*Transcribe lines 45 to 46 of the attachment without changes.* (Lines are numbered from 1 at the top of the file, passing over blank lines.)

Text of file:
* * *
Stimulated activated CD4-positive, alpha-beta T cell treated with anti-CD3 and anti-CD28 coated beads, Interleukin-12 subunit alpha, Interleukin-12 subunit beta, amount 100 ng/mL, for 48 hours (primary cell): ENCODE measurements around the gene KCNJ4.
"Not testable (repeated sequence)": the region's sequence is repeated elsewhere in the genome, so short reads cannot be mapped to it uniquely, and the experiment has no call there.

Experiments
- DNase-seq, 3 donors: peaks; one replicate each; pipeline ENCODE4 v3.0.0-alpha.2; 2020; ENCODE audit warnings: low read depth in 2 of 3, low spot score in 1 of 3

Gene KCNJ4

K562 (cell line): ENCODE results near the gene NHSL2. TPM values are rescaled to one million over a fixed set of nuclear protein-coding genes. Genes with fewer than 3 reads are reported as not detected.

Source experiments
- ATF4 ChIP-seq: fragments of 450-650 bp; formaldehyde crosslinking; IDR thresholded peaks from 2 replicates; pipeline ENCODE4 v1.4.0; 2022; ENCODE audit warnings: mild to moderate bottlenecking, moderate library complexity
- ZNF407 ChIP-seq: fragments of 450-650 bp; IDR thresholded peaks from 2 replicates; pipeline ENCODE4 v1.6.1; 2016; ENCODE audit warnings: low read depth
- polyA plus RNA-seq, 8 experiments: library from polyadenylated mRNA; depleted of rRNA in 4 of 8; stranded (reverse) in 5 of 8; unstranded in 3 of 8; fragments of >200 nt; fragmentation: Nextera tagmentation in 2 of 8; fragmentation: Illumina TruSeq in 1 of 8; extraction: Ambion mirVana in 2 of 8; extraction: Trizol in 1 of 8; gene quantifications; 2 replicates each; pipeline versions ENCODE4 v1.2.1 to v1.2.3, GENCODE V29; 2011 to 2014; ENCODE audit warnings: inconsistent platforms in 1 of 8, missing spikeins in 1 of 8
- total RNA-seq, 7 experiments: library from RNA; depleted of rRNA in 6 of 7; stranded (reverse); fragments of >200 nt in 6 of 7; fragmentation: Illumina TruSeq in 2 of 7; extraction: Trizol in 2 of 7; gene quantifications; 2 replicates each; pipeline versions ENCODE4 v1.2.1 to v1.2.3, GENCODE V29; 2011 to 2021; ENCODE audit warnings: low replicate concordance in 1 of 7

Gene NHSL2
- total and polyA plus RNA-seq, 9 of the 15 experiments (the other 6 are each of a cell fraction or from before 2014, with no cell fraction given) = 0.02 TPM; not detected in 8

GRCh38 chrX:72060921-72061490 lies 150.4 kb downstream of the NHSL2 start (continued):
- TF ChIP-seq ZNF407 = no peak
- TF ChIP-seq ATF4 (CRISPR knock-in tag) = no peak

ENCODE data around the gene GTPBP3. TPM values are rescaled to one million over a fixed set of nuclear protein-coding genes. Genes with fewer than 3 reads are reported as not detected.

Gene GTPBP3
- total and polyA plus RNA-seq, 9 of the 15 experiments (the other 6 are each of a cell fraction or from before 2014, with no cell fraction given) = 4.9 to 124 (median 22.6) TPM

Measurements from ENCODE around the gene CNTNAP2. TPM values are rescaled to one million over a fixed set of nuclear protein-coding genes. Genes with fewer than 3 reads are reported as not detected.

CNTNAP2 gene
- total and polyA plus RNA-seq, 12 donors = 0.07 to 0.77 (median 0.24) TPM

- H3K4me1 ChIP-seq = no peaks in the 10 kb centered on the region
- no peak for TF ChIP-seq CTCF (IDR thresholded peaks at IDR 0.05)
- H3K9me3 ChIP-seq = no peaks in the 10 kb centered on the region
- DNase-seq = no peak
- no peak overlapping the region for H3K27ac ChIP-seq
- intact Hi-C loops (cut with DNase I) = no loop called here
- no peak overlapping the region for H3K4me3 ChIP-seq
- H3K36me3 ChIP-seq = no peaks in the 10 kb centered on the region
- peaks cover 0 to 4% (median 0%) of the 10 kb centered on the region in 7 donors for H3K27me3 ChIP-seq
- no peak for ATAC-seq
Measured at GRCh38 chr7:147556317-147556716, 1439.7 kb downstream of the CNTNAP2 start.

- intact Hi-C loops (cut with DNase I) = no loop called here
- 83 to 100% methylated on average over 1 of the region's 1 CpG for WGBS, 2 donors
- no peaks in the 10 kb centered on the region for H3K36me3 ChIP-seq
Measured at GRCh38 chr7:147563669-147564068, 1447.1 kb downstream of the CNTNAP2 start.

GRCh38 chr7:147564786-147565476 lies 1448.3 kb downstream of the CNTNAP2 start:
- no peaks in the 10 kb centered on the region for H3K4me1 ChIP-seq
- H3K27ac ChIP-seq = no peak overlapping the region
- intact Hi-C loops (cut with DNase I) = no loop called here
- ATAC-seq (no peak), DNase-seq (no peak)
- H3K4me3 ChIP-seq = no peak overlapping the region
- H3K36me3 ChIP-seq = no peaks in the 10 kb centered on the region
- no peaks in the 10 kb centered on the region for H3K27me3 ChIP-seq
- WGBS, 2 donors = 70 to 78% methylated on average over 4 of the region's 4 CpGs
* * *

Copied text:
- no peaks in the 10 kb centered on the region for H3K27me3 ChIP-seq
- WGBS, 2 donors = 70 to 78% methylated on average over 4 of the region's 4 CpGs